“Our paths might have been a little different, but there’s a lot of similarities,” Gonzales said. “It’s the same ocean, but a different boat. These are all just setbacks that I just have to keep overcoming.”
But with a new year comes a new fight, and Gonzales can finally cash in on the aggression accrued from his previous frustration. He has even moved back up to super middleweight in the process.
“I not only feel stronger, but stronger for longer, and maintaining the endurance and power over a fight is more effective for me now than when I was at 160 [pounds],” Gonzales said. “Right around rounds four to six is when you want to turn it up, and you want your power to be there late.”
Mouton (12-4-1, 10 KOs) has quite a comeback story in his own right. Imprisoned in 2010 and 2011 for possession of stolen mail, the Houston native has given up the streets for the sweet science and has been rewarded with three consecutive wins over the last five months.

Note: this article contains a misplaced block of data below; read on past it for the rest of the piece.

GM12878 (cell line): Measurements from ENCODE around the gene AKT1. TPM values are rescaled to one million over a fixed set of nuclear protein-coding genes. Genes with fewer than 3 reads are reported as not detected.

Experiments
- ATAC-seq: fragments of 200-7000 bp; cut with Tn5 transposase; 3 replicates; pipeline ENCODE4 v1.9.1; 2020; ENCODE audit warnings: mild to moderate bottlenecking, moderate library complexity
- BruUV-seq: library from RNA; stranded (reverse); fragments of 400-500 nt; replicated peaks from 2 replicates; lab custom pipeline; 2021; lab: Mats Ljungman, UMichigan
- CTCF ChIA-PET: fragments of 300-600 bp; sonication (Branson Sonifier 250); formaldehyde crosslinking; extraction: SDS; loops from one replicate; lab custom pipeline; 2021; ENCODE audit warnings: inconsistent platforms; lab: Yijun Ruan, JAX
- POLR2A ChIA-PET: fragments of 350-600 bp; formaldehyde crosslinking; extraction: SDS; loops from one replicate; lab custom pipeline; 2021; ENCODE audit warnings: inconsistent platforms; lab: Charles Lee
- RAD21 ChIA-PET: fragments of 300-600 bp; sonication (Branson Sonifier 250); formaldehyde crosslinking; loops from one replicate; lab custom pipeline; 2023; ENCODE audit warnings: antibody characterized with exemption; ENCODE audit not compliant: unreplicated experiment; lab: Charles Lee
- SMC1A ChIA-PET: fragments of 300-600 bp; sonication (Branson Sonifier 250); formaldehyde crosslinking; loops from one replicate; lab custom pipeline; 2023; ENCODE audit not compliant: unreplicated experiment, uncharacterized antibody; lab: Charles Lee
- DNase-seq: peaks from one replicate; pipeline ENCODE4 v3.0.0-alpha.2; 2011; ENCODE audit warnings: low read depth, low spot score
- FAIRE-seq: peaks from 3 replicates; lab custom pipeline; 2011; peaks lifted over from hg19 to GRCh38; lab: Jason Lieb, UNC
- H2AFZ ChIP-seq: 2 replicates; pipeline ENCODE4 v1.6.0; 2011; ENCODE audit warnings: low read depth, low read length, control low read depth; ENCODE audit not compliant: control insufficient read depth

“If I would have never left, I would have destroyed myself,” Mouton told RingTV.com’s Corey Erdman. “I'm my biggest enemy.”
While Mouton is determined to continue his climb, the favored Gonzales is confident that his versatility will derail his opponent’s path to an upset.
“I think Mouton’s style is cut-and-dried,” Gonzales said. “He comes forward and likes to mix it up. He can box a little bit, but I think I have more options to react to when I see the way he comes out in the ring.”
Considering that Grandma might possibly be watching him trade leather for the first time on that Gigantic Tube in the Sky, Gonzales hopes to have saved his most complete performance to date for Friday.
“My dad told me he wanted a stoppage in her honor, and so I’m definitely trying to fulfill that wish,” he said.
And if he can avoid the gratuitous left hook to the face, it would also be much appreciated from on high.
CSNBay Area Boxing Insider Ryan Maquiñana is a voting member of the Boxing Writers Association of America and panelist for Ring Magazine’s Ratings Board. E-mail him at firstname.lastname@example.org, check out his blog at Norcalboxing.net, or follow him on Twitter: @RMaq28.